The City of Antwerp and the City of Bruges have reached an agreement to merge their ports. The combined port, to be named Port of Antwerp-Bruges, may overtake Rotterdam as Europe’s largest container port.
The two Belgian ports announced on Friday 12 February that, after about a year and a half of negotiations, they have reached an agreement on a merger of their port companies. Antwerp will have an 80.2 per cent interest, Bruges 19.8 per cent.
‘We are proud of this historic agreement, which seals a long-awaited unification,’ comments Antwerp’s port alderman Annick de Ridder.
The merger will allow the ports to strengthen their position within the global supply chain and continue their course towards sustainable growth, the ports state. Unified, they will also be more resilient to the challenges of the future and take a lead in the transition towards a low-carbon economy.
Largest container port
The shared position of the ports will receive a significant boost. According to the Belgian ports, together they will become Europe’s leading container port. Their joint container throughput last year amounted to 13.8 million TEU with 157 million tonnes of cargo. Rotterdam reached 14.8 million TEU and 152.9 million tonnes in 2019. Significantly more TEUs, but some four million tonnes less.
Whereas the Rotterdam container transshipment has had to give way considerably in the past year as a result of the corona crisis, Antwerp still managed to record a slight growth in TEUs to just over twelve million TEUs, and the number of tonnes remained the same at 139 million. In Zeebrugge, the transshipment itself increased by more than ten per cent to 1.8 million TEU and eighteen million tonnes. The final numbers for Rotterdam over the whole of 2020 are yet to be published.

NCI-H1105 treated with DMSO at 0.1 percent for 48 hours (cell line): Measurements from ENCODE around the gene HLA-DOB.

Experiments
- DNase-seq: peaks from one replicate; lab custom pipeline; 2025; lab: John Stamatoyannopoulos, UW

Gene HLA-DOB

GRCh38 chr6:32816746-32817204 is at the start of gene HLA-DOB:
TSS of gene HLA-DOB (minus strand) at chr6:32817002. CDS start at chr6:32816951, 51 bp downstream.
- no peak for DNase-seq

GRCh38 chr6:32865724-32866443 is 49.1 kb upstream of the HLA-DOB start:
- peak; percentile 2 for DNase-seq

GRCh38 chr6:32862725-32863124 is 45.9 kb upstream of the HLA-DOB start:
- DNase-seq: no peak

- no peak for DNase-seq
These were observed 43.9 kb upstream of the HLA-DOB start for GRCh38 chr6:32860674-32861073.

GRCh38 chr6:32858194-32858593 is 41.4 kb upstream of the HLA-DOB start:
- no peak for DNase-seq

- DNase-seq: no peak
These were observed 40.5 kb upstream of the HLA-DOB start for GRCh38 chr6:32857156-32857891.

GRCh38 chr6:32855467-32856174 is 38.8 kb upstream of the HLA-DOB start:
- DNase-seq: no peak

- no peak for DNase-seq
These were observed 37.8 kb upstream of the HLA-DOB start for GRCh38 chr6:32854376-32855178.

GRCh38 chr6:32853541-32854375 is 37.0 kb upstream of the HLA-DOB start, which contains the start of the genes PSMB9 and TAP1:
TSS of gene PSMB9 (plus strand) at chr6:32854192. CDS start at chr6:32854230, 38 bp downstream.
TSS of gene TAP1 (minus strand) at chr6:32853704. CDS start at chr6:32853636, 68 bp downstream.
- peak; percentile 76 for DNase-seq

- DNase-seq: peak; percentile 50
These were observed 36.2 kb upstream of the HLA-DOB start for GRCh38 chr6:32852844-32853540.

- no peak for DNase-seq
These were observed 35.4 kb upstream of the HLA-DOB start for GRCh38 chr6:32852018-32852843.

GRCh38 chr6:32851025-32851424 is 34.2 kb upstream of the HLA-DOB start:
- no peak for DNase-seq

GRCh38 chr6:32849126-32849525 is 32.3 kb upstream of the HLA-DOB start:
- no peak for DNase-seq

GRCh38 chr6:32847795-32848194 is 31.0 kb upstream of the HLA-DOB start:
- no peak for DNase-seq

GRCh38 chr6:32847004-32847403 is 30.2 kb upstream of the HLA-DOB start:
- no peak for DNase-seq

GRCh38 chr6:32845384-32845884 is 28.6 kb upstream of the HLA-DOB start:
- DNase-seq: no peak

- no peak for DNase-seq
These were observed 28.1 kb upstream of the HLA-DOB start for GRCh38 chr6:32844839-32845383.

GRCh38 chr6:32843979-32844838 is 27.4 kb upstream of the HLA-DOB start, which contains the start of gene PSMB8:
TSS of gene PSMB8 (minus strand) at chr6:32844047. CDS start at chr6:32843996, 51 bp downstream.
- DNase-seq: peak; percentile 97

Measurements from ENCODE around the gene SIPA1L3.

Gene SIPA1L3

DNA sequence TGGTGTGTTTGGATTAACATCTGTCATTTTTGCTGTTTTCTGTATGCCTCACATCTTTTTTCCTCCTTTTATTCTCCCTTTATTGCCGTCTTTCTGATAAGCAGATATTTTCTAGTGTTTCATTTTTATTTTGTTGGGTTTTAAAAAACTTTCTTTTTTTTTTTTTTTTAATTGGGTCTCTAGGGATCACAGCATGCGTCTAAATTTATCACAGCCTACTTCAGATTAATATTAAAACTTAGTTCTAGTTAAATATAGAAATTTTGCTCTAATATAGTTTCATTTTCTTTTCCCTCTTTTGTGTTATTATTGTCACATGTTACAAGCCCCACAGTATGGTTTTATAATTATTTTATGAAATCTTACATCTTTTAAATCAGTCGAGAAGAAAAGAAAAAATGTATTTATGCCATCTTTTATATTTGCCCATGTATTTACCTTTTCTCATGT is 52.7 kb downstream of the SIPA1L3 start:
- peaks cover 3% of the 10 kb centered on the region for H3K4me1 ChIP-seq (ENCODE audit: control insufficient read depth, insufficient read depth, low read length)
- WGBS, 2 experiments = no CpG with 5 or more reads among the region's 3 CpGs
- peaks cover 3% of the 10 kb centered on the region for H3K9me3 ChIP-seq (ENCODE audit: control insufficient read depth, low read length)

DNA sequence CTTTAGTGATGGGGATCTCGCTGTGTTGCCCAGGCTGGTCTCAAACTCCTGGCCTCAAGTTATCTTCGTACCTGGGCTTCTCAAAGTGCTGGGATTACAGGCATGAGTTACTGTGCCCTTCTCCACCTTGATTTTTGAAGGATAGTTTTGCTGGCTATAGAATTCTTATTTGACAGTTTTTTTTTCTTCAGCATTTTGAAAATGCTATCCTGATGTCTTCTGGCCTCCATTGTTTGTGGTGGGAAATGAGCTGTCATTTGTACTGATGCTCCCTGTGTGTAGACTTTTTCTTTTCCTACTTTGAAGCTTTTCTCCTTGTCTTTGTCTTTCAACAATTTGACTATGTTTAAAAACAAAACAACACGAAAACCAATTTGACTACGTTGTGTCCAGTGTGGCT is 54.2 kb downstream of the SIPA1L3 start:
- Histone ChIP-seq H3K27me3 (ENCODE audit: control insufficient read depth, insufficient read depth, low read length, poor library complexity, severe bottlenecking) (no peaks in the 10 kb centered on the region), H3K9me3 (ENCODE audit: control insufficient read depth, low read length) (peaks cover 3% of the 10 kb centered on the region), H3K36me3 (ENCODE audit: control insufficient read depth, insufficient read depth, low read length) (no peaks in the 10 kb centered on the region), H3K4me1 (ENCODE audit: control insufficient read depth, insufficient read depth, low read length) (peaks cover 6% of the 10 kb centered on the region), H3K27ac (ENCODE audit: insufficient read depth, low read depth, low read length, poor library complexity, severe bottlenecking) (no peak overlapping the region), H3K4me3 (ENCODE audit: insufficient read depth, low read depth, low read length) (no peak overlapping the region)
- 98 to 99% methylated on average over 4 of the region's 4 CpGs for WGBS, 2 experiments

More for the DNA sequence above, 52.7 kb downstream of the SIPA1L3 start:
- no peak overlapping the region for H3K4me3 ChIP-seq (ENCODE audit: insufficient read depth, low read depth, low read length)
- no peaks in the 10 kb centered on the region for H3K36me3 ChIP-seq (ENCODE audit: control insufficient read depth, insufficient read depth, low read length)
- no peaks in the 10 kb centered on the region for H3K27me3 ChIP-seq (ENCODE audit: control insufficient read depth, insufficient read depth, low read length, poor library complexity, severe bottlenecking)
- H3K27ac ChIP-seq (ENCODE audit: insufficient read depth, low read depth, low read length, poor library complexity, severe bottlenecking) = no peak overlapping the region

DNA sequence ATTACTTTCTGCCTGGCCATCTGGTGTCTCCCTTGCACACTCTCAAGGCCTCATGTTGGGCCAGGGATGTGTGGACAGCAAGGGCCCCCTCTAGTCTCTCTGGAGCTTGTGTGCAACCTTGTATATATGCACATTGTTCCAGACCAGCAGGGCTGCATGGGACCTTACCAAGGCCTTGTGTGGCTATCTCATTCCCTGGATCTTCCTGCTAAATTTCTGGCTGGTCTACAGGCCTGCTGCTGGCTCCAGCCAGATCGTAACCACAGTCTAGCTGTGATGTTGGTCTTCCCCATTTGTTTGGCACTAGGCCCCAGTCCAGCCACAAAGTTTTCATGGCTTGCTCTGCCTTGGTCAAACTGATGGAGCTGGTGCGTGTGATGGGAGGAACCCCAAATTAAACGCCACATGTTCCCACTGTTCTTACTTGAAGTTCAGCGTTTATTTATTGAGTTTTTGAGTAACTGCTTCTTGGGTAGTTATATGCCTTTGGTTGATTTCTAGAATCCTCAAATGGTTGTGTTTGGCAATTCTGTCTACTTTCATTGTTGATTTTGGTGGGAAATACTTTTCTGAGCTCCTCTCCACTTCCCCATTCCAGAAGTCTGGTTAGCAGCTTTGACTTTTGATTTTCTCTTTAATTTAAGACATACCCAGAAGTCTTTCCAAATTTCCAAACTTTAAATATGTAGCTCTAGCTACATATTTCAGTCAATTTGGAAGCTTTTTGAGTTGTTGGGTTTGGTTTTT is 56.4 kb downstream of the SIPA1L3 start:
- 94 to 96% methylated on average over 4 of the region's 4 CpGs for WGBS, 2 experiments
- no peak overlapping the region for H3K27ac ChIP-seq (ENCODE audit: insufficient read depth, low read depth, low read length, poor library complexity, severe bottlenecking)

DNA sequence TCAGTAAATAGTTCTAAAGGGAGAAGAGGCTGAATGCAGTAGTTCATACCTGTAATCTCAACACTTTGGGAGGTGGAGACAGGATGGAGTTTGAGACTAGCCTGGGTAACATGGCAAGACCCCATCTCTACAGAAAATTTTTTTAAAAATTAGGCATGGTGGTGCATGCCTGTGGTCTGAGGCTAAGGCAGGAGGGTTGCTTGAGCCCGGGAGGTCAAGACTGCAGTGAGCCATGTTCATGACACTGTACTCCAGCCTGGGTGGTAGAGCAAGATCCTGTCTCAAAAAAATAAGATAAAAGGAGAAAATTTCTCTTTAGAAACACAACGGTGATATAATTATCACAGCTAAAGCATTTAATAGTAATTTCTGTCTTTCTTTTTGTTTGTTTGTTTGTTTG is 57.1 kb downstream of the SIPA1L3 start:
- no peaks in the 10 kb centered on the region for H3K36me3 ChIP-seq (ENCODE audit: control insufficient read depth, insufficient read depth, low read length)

However, as the Ports of Antwerp and Zeebrugge say, unifying a port is more than a story of tonnes and volumes. The ambition is to become the world’s first port that reconciles economy, people and climate. The unification is about creating added value for the surrounding areas of Antwerp and Zeebrugge, for customers and stakeholders, as well as for the rest of Flanders.
‘Port of Antwerp-Bruges will combine the best of both worlds and will focus on the strengths of each site. The ports of Antwerp and Zeebrugge are largely complementary. Antwerp specialises in the handling and storage of containers, break bulk and chemical products, while Zeebrugge is a major port for RoRo traffic, container handling and the transhipment of liquid natural gas. Working more closely together will make it possible to consolidate sustainable growth, not only of each port’s individual market share but also of the joint market share of both ports together’, the new partners say.
In order to maximise the added value of the unified port, Port of Antwerp-Bruges will optimise the interconnectivity between the two ports. The transportation of goods by rail between the two sites will be bundled, estuary traffic (by inland vessels on the North Sea) will be optimised and pipeline connections will also be on the list of priorities.
The signing of the agreement last week marked the beginning of the merger process between the two ports. This process is expected to be finalised in one year time.